High Tatras


The High Tatras or High Tatra Mountains (Slovak: Vysoké Tatry; Polish: Tatry Wysokie; Rusyn: Высокі Татри, Vysoki Tatry; Hungarian: Magas-Tátra; German: Hohe Tatra; French: Hautes Tatras), are a mountain range along the border of northern Slovakia in the Prešov Region, and southern Poland in the Lesser Poland Voivodeship. They are a range of the Tatra Mountains chain.

High Tatras
  • Vysoké Tatry
  • Tatry Wysokie
Panorama of High Tatras.
Peaks, from left to right: Gerlachovský štít, Batizovský štít, Kačací štít, Končistá, Gánok, Vysoká, and Rysy
Highest point
PeakGerlachovský štít, Slovakia
Elevation2,655 m (8,711 ft)
Coordinates49°10′N 20°08′E
Geography
High Tatras
Location of the High Tatras in Slovakia and Poland
CountriesSlovakia and Poland
StatesPrešov Region and Lesser Poland Voivodeship
RegionsTatra National Park—Tatranský národný park (Slovakia) and Tatra National Park—Tatrzański Park Narodowy (Poland)
Parent rangeEastern Tatras

Description


Morskie Oko ("Sea Eye"), the largest lake in the Tatra mountains, is found at an elevation of 1,395m and is surrounded by peaks that rise about 1,000m above it.

The mountain range borders the Belianske Tatras to the east, the Podtatranská kotlina to the south, and the Western Tatras to the west. Most of the range, and all the highest peaks, are in Slovakia. The highest peak is Gerlachovský štít, at 2,655 metres (8,711 ft).

Biogeography

The High Tatras, having 29 peaks over 2,500 metres (8,200 ft) AMSL are, with the Southern Carpathians, the only mountain ranges with an alpine character and habitats in the entire 1,200 kilometres (750 mi) length of the Carpathian Mountains system. The first European cross-border national park, Tatra National Park, was founded here with Tatra National Park (Tatranský národný park) in Slovakia in 1948, and Tatra National Park (Tatrzański Park Narodowy) in Poland in 1954. The contiguous parks protect UNESCO's trans-border Tatra biosphere reserve.[1]

Fauna

Many rare and endemic animals and plant species are native to the High Tatras. They include the Tatras' endemic goat-antelope and critically endangered species, the Tatra chamois (Rupicapra rupicapra tatrica). Predators include Eurasian brown bear, Eurasian lynx, marten, wolf and fox. The Alpine marmot is common in the range.

Flora

Flora of the High Tatras includes: the endemic Tatra scurvy-grass (Cochlearia tatrae), yellow mountain saxifrage (Saxifraga aizoides), ground covering net-leaved willow (Salix reticulata), Norway spruce (Picea abies), Swiss pine (Pinus cembra), and European larch (Larix decidua).

Peaks


Highest peaks

The alpine character of the High Tatras attracts mountaineers.
Kriváň (2,495 metres), considered to be the symbol of Slovakia

The 15 highest peaks of the High Tatrasall located in Slovakiaare:[2]

PeakElevation (m|ft)
Gerlachovský štít 2,655 8,711
Gerlachovská veža 2,642 8,668
Lomnický štít 2,633 8,638
Ľadový štít 2,627 8,619
Pyšný štít 2,623 8,605
Zadný Gerlach 2,616 8,583
Lavínový štít 2,606 8,550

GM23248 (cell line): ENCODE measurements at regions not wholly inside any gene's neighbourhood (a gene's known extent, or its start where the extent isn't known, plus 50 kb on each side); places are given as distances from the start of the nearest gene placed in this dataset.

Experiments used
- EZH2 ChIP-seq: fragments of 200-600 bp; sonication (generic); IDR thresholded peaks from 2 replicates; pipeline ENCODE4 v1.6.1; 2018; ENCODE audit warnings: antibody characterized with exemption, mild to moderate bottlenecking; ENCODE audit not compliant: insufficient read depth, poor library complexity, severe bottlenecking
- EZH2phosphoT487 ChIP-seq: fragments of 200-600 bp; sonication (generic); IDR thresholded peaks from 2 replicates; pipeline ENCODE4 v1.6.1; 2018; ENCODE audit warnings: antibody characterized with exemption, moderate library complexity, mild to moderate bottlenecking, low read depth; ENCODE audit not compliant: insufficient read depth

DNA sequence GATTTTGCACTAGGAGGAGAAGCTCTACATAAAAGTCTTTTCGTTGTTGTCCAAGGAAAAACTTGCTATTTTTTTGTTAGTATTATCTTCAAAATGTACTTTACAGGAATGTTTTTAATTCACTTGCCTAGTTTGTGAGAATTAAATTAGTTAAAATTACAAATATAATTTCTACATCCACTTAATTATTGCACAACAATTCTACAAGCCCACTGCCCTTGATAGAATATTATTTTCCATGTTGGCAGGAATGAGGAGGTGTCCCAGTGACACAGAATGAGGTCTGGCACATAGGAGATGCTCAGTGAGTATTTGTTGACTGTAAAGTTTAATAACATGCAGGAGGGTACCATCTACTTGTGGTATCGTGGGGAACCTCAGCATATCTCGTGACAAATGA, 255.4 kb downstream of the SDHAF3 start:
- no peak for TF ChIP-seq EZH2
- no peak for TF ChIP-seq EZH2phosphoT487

Malý Ľadový štít 2,602 8,537
Kotlový štít 2,601 8,533
Lavínová veža 2,600 8,530
Malý Pyšný štít 2,591 8,501
Veľká Litvorová veža 2,581 8 468
Strapatá veža 2,565 8,415
Kežmarský štít 2,556 8,386
Vysoká 2,547 8,356

Other notable peaks

Mountain lakes


Mountain lakes of Czarny Staw pod Rysami and Morskie Oko seen from Rysy.
Veľké Žabie pleso (Mengusovské) lake in Žabia Valley

Major lakes

Other lakes

  • Slovak lakes
    • Zmrzlé pleso
    • Ťažké pleso
    • Ľadové pleso
    • Batizovské pleso
    • Veľké Spišské pleso - 2,019 m, 10 m deep.
    • Veľké Žabie pleso (Mengusovské) - 1,921 m, 7 m deep
    • Vyšné Bielovodské Žabie pleso - 1,699 m, 25 m deep.
    • Nižné Bielovodské Žabie pleso - 1,675 m, 21 m deep.
  • Polish lakes
    • Czarny Staw Gąsienicowy - 1,624 m, 51 m deep.
Mountain huts are common in the High Tatras, this one is halfway up Lomnický štít.

Transport


  • By TEŽ
    • Line 183: from: Štrbské Pleso - to: Poprad-Tatry
    • Line 184: from: Starý Smokovec - to: Tatranská Lomnica
  • By OŽ
    • Line 182: from: Štrbské Pleso - to: Štrba
  • By ŽSR
    • Line 185: from: Tatranská Lomnica - to: Studený Potok or from: Poprad-Tatry - to: Plaveč

Culture


1922 postcard of tourists in the High Tatras.

The area is well known for winter sports. Ski resorts include Štrbské pleso, Starý Smokovec and Tatranská Lomnica in Slovakia, and Zakopane in Poland. The town of Poprad is the gateway to the Slovak Tatra resorts.

People

The Górale people ("highlanders"), a group of indigenous people with a distinctive traditional culture, are of the High Tatras and other mountain ranges and valleys in the Tatra Mountains region.

Ludwig Greiner identified Gerlachovský štít (Gerlachovský Peak) (2,665 metres (8,743 ft)) as the highest summit of the Tatra Mountains, and the entire Carpathian Mountains system. It is also the highest point of Slovakia.

Places and services

See also


References


  1. UNESCO preserves
  2. "Najvyššie pohoria Slovenska (Highest mountain ranges in Slovakia)" (in Slovak). Matej Lednár. 2003. Archived from the original on June 9, 2007. Retrieved June 2, 2007.
  • "The Tatras: High, Western, Bela's" (1:50,000 hiking map); BBKart/Marco Polo; 2005.

Images